Hospital Absurdities

I’ve been thinking a lot about illnesses lately.  About how some of them take your loved ones away, piece by piece, until there is nothing left of the person you once knew.

My grandmother’s mind was ravaged by Alzheimer’s. Such an insidious disease. She went from the fiercely strong woman I knew to someone who no longer even knew herself.  And as some of you know, my dad is currently struggling with cancer; he’s doing everything he can to kick its ass.  I’ve often wondered: is it better to lose your mind and keep your bodily health or retain your intellect yet have your body waste away? A twisted kind of lottery if you ask me, no matter which way you go. Terminal illness sucks, of that there is no doubt.

While I would drop everything to be at their beck and call, from day to day I try to keep a light heart and not dwell on the reality that is my dad’s illness … if I did, I’d go down that rabbit hole and never come back up. Instead I show my love through food and treats and stupid jokes and gossip and stupid jokes. Did I mention stupid jokes?

The tangled mess that is my mind wonders about so many things and since we’re discussing illness, naturally, I wonder about hospitals. So here is me … dealing with an ugly reality in a very not so mature way.

Why can you never find a doctor?  It’s a hospital, for goodness sake.  Doctors swarm around there like ants on your kitchen counter, so why is it you can never find one when you need him?  Pinning a doctor down for a visit to your hospital room is like planning a visit from your cable company, only a lot less fun.  “I’ll be there between 8am tomorrow morning and 11pm next Tuesday.”  Are there hidden golf course in the basement of the hospital?

Why are so many surfaces white?  Sure, I get the concept.  White equals cleanliness and sterility.  But what’s the point when the janitors are playing “Guess That Body Fluid” every time they make rounds?  Do you think janitors and housekeeping play fun games behind closed doors?  “I’ll see that pee puddle and raise you a vomit pile.”  “BINGO!”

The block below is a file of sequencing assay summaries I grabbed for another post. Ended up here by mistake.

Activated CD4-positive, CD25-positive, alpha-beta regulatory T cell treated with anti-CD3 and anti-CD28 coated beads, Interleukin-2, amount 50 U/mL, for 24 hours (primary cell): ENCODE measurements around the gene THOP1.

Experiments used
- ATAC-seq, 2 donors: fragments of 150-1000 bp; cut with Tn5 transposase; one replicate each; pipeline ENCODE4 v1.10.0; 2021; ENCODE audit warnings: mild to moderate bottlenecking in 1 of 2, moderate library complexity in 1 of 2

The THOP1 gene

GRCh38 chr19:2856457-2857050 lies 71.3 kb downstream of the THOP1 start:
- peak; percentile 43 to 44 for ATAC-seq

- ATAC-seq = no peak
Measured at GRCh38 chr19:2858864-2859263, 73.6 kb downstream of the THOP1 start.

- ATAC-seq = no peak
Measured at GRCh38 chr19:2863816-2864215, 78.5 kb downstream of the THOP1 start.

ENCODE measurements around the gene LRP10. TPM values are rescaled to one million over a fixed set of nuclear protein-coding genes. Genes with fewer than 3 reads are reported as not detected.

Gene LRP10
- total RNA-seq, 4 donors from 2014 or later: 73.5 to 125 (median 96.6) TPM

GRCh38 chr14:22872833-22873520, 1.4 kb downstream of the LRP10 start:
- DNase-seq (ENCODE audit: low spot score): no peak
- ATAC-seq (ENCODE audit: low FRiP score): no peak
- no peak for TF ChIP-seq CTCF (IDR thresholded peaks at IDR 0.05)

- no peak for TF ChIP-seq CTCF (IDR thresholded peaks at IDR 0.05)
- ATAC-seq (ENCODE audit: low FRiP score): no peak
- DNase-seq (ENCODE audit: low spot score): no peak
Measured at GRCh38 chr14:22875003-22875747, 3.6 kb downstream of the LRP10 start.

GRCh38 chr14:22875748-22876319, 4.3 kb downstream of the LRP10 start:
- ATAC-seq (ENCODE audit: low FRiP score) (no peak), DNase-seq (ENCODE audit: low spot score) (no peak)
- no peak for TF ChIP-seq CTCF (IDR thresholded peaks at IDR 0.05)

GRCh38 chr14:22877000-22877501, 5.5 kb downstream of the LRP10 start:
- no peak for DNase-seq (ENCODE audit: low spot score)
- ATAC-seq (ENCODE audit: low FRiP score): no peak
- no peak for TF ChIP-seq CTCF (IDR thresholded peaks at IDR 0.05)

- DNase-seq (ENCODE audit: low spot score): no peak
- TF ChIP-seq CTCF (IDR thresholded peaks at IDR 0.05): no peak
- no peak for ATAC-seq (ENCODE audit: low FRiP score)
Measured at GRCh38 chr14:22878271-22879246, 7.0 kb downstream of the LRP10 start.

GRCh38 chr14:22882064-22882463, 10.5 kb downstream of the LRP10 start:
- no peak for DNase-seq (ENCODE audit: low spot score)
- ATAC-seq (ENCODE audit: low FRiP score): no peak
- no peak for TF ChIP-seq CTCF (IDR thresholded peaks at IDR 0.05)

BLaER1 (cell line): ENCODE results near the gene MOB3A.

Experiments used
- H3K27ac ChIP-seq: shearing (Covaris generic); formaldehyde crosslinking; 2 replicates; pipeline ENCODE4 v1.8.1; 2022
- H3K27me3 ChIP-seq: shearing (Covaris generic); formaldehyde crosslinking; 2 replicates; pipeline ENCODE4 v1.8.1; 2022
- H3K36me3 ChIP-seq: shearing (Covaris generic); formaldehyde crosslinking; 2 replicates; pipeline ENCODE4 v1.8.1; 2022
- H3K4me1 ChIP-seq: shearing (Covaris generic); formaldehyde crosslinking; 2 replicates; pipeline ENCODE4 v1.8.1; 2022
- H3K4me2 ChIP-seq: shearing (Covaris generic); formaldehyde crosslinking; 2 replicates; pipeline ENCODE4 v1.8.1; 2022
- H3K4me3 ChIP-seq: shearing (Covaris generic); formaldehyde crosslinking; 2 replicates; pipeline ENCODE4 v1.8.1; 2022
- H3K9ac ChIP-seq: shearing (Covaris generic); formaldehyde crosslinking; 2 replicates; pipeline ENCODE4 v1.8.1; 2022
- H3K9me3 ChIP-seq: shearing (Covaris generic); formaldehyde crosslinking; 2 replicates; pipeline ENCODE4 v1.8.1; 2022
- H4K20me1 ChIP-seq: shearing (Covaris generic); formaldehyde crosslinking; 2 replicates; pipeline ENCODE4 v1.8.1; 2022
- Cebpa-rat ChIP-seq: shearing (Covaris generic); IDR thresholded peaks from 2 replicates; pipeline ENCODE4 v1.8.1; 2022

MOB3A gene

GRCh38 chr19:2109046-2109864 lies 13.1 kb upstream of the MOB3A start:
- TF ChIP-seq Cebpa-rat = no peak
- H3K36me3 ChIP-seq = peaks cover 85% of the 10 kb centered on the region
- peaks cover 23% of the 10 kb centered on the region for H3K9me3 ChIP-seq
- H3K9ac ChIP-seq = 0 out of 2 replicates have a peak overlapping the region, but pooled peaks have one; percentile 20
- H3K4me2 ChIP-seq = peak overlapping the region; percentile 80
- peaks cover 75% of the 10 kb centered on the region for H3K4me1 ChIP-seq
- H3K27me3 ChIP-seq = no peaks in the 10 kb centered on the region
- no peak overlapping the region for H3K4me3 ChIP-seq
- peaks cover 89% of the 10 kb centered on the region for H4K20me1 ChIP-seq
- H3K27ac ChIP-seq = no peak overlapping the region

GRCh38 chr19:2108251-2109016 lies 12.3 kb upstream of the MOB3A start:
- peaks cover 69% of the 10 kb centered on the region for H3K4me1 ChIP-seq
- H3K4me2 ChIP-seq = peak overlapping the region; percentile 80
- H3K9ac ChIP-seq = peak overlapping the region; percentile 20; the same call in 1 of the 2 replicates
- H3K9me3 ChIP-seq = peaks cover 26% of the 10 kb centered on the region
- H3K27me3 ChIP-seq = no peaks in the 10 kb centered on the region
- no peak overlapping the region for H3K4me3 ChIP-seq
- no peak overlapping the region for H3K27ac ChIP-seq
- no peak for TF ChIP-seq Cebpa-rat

Why do they wake you up to give you a sleeping pill?  Look, Mr. Baker is finally asleep.  Let’s run the floor polisher, set off all the alarms, and wake him for a sleeping pill.

Where do they hire the cooks?  Is there a testing process the cooks have to go through to be hired?  “Yes, Mrs. Smith, I see you worked in the High School cafeteria.  Serving cardboard pizza and soy hotdogs is great experience for this job.  However, I’m afraid you failed the test when you made the chicken taste like meat.”

How do they change the hallways to ensure you get lost every time you leave the floor?  This is some kind of engineering feat to rival anything NASA accomplishes.  From the moment you step out into the hallway, the room changes sides and moves to the opposite wing of the hospital.  The hallways reconfigure themselves, and the elevators disappear completely.  I swear, it’s like Hogwarts on steroids (if you don’t get that reference, go read the Harry Potter series … it’ll be good for you). The cafeteria moves multiple times to ensure no one will ever be able to find it, or its tasteless chicken.  I tried to leave a trail of breadcrumbs, but they disappeared when the janitor swept them up, excitedly marking his Bingo card.  Apparently, breadcrumbs are double or nothing.

Why have a call button at all?  Admit it, we all do this.  You hit the call button and immediately go out to find a nurse.  This is similar to the person hitting the up button on the elevator when it’s already been pushed.  Of course, once the call button is pushed, all nurses and technicians play hide and seek.  Well, all except for that poor nurse who’s always standing at the medication cart, paper cup in one hand, looking like a deer in the headlights.

Can we try happy words instead of procedure names?  “It’s bubbly yum yum time” sounds so much better than “It’s time for your chemo treatment.”

In all seriousness, I hate disease, and the way it robs us of all we hold dear.  The treatments sometimes seem worse than the illness they are treating, and it is hard to stay strong when you are watching someone begin to lose parts of themselves.  Some stories have good endings – thankfully, my Dad appears to be veering off into this direction – some, unfortunately, don’t.  The best you can do is reassure your loved ones that you have your seat belt on, and you’re coming along for the ride.

In the meantime, it doesn’t hurt to try to find some small doses of humor along the way.

Oh, and I’ll bring the snacks.

 

Because Allergies are Contagious